Neural Modelling and Neural Computing
Modelling and simulation of neurones in the central nervous system provides a powerful tool to study how information is represented and processed in the human brain and central nervous system. A particular interest is large scale synaptic integration in single neurones, using models in which both the complex spatial and temporal dynamics of large scale synaptic integration in single neurones are accurately modelled.

A key feature of neural circuits is the presence of divergence and convergence: A single neurone receives inputs from hundreds or even thousands of other  neurones, and the sequence of output spikes which this neurone generates will, in turn, affect many other neurones.

This raises the question: What characteristics of large scale synaptic input determine the time of firing of an individual neurone?
Neural Modelling studies have been undertaken to investigate this issue using The Common Input Model.

The Common Input Model
The common input model consists of two (often identical) neurones (A and B) which share a proportion of their synaptic inputs (Common). Each cell also has independent synaptic inputs (Ind). The two cells exhibit a tendency for correlated discharge, due entirely to the effects of the common inputs. The Common and Independent inputs can consist of many hundreds or thousands of individual synaptic inputs. The common input configuration provides more opportunities for exploring neural integration than a single cell configuration:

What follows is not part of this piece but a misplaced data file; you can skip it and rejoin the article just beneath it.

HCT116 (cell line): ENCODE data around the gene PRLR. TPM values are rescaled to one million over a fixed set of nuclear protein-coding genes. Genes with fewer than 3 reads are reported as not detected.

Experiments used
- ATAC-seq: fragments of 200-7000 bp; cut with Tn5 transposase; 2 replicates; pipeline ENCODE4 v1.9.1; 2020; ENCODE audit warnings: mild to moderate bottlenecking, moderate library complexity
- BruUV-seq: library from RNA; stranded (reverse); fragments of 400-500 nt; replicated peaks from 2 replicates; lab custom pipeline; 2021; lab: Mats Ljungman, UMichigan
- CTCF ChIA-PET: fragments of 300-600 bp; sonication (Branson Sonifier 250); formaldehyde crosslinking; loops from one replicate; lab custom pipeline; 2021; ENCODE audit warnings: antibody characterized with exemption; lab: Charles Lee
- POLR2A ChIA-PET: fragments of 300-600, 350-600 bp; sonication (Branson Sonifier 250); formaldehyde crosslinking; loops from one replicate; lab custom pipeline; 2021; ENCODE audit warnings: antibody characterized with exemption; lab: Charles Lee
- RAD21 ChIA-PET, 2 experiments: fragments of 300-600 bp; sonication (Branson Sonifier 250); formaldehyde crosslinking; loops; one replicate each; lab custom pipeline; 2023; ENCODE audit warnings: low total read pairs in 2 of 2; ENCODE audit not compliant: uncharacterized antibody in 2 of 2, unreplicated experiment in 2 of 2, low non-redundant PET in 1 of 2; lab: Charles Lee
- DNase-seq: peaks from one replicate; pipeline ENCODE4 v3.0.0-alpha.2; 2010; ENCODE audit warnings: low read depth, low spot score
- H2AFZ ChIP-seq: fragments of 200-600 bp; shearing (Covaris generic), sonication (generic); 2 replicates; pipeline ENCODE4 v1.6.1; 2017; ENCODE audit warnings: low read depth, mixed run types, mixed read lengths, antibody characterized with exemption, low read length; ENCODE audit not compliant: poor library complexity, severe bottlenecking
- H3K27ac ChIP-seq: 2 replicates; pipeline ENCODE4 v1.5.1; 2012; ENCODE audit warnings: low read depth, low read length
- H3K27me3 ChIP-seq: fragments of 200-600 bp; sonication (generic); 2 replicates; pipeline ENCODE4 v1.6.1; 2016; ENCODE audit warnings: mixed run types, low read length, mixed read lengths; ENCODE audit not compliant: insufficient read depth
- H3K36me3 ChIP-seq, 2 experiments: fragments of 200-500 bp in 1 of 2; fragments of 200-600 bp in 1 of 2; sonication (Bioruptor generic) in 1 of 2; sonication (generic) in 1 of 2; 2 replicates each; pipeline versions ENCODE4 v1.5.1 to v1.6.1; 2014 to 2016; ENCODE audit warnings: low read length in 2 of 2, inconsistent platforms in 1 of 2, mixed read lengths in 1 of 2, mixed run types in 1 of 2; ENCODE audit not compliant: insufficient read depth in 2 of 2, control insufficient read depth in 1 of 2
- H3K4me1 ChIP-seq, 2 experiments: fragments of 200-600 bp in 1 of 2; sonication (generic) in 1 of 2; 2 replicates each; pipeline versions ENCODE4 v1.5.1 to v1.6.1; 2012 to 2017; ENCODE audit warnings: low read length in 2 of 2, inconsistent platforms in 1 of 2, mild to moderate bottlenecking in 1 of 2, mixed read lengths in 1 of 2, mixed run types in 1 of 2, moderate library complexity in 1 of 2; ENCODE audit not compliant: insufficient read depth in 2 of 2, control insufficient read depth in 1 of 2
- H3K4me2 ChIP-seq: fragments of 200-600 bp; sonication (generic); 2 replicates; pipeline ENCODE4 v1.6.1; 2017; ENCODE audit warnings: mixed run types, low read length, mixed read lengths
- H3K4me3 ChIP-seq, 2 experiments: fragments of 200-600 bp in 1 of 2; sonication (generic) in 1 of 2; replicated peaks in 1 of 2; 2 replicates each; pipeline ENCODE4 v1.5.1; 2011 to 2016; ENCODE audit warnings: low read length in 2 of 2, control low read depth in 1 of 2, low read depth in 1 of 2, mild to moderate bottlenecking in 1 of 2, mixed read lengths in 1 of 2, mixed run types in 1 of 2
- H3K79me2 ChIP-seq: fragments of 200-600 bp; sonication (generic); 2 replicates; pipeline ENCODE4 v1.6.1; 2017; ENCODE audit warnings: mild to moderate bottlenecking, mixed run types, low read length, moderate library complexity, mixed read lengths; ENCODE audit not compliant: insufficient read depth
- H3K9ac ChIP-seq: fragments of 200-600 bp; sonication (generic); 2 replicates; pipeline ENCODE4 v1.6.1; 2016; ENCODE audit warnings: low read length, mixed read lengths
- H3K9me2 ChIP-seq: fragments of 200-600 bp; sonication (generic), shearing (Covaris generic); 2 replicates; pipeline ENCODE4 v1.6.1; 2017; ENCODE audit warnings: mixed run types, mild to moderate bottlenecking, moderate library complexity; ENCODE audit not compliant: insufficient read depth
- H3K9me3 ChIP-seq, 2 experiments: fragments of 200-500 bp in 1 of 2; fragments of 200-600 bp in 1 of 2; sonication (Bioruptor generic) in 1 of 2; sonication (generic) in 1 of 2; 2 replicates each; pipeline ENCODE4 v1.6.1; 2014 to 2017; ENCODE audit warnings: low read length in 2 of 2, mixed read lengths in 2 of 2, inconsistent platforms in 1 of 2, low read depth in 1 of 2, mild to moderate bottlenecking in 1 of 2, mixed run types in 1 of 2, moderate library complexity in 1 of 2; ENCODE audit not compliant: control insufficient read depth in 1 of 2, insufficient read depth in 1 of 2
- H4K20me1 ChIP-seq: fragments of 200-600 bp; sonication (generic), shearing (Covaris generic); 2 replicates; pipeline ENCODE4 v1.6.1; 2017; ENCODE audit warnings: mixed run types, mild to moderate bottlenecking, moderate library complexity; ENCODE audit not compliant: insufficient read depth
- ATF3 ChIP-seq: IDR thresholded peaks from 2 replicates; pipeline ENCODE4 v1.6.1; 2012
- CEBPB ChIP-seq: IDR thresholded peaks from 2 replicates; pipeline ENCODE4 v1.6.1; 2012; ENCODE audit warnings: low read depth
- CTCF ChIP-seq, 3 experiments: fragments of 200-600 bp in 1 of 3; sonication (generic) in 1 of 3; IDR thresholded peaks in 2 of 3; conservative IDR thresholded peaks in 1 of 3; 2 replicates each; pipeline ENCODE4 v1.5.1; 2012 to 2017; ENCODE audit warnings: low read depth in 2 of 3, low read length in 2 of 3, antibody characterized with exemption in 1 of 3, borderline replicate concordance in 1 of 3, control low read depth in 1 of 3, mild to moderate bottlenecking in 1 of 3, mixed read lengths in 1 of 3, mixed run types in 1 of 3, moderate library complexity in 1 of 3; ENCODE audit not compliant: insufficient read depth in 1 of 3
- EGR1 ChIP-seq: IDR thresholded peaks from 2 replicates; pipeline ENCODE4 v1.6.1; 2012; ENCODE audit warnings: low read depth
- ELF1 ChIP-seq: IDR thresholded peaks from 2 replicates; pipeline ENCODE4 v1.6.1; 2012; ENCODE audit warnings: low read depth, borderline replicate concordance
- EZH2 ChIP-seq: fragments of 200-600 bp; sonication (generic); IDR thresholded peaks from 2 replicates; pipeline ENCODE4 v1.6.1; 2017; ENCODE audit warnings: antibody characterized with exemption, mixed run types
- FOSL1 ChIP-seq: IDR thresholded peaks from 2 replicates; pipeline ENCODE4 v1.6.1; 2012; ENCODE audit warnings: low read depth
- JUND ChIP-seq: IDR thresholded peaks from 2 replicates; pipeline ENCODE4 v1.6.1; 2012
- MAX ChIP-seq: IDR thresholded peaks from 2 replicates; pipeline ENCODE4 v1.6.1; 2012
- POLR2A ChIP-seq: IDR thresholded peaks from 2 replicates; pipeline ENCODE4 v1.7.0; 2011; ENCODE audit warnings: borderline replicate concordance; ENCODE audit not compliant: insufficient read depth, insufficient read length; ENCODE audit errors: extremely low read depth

• A correlation analysis of the two output discharges is the same for 1 or 1000 common inputs.
  • The strength and characteristics of correlation in the common synaptic inputs can be compared with that in the outputs.
  • It often occurs in an experimental situation: Multiple outputs can be recorded, access to the inputs is not possible.
  • The single cell configuration is available as part of this configuration.
Two cell, common input model.

The Common Input Model, Large Scale Synaptic Input and Neural Bandwidth.
Results from this work have provided new insight into the functional role of correlated neuronal activity, suggesting an important role for weak stochastic temporal correlation amongst pre-synaptic inputs in determining the output firing times, and leading to the concept of Dynamic Modulation of Neural Bandwidth

References to recent neural modelling work:  are in the publications page

Next: Dynamic Modulation of Neural Bandwidth

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Last Modified 08 July 2002